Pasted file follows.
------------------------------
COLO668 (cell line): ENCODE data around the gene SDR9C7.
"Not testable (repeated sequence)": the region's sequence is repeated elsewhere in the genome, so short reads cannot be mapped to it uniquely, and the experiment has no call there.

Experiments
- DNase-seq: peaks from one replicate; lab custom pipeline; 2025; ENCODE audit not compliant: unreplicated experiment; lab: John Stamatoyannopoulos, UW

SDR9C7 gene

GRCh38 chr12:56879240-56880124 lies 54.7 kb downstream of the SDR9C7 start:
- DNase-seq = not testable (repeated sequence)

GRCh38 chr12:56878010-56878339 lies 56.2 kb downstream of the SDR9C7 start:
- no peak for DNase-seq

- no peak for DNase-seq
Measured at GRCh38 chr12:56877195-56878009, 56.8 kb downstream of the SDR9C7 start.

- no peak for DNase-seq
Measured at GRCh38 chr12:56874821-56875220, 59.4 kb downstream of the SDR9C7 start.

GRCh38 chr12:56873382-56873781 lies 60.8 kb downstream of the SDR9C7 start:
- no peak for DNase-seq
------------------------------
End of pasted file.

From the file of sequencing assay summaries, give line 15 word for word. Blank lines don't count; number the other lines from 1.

- no peak for DNase-seq